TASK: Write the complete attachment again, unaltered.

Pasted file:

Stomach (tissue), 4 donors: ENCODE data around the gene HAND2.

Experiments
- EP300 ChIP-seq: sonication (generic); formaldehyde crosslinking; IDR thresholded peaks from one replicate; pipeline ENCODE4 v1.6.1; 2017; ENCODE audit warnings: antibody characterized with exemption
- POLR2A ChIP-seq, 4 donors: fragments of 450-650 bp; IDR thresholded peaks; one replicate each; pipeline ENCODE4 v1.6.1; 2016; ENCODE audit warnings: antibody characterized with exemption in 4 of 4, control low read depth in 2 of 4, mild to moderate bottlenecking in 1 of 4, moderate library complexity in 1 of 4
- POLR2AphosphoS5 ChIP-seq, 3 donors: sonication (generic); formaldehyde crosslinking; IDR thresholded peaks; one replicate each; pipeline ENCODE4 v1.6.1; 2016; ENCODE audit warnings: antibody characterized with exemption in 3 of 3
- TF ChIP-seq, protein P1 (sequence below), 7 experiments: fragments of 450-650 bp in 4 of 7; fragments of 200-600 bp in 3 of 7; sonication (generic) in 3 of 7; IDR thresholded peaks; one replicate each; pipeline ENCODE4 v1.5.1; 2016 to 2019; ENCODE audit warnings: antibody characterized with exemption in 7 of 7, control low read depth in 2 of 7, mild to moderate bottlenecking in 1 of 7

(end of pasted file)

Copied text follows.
Stomach (tissue), 4 donors: ENCODE data around the gene HAND2.

Experiments
- EP300 ChIP-seq: sonication (generic); formaldehyde crosslinking; IDR thresholded peaks from one replicate; pipeline ENCODE4 v1.6.1; 2017; ENCODE audit warnings: antibody characterized with exemption
- POLR2A ChIP-seq, 4 donors: fragments of 450-650 bp; IDR thresholded peaks; one replicate each; pipeline ENCODE4 v1.6.1; 2016; ENCODE audit warnings: antibody characterized with exemption in 4 of 4, control low read depth in 2 of 4, mild to moderate bottlenecking in 1 of 4, moderate library complexity in 1 of 4
- POLR2AphosphoS5 ChIP-seq, 3 donors: sonication (generic); formaldehyde crosslinking; IDR thresholded peaks; one replicate each; pipeline ENCODE4 v1.6.1; 2016; ENCODE audit warnings: antibody characterized with exemption in 3 of 3
- TF ChIP-seq, protein P1 (sequence below), 7 experiments: fragments of 450-650 bp in 4 of 7; fragments of 200-600 bp in 3 of 7; sonication (generic) in 3 of 7; IDR thresholded peaks; one replicate each; pipeline ENCODE4 v1.5.1; 2016 to 2019; ENCODE audit warnings: antibody characterized with exemption in 7 of 7, control low read depth in 2 of 7, mild to moderate bottlenecking in 1 of 7